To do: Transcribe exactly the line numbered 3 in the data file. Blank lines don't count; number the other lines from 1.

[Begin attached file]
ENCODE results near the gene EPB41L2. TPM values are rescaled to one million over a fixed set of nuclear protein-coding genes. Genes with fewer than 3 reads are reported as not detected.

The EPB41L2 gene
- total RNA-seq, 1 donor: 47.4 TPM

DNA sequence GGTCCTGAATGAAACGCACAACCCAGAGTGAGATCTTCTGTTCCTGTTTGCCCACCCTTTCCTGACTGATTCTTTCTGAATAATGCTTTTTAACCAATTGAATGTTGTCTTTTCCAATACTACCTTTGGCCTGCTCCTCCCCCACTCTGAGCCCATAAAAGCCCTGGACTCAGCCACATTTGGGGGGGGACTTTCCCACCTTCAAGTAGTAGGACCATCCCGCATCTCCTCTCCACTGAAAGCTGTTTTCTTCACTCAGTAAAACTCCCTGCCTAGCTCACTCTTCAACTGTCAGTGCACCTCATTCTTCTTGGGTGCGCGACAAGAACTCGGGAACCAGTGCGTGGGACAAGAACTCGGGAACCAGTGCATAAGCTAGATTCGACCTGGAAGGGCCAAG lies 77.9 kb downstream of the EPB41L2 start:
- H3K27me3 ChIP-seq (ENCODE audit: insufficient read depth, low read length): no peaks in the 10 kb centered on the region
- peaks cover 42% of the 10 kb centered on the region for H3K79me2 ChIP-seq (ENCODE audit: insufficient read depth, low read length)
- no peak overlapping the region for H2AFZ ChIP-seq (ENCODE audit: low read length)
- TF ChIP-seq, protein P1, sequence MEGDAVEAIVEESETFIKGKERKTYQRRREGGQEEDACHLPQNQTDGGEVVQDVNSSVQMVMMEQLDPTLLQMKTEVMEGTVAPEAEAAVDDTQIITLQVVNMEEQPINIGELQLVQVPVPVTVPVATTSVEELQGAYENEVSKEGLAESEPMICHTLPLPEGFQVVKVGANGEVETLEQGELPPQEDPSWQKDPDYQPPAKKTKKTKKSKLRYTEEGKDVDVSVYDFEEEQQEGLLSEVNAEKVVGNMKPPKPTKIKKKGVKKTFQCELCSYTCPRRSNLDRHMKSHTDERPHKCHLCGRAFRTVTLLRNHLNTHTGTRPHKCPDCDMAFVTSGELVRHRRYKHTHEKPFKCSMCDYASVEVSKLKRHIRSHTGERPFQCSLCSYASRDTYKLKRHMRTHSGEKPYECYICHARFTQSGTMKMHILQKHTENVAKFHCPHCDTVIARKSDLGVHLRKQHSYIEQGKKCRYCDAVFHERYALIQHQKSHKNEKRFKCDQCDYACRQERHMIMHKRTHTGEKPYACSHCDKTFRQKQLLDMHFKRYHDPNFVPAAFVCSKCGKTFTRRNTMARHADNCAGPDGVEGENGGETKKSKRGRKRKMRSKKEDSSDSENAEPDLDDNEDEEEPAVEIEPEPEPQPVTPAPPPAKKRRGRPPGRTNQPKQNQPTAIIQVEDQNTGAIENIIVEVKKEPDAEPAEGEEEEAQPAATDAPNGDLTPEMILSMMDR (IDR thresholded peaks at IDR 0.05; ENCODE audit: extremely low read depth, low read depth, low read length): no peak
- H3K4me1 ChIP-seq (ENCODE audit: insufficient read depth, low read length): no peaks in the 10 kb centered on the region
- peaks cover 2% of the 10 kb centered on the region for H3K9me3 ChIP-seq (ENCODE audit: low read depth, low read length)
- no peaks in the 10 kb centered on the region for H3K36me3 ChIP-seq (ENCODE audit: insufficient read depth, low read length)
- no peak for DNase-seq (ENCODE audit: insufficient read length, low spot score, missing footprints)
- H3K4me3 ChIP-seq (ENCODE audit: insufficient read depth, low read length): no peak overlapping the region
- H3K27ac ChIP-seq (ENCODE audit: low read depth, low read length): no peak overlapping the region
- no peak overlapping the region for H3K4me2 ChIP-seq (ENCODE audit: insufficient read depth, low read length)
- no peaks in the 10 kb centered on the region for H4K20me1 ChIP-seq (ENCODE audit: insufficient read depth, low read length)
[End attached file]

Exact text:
- total RNA-seq, 1 donor: 47.4 TPM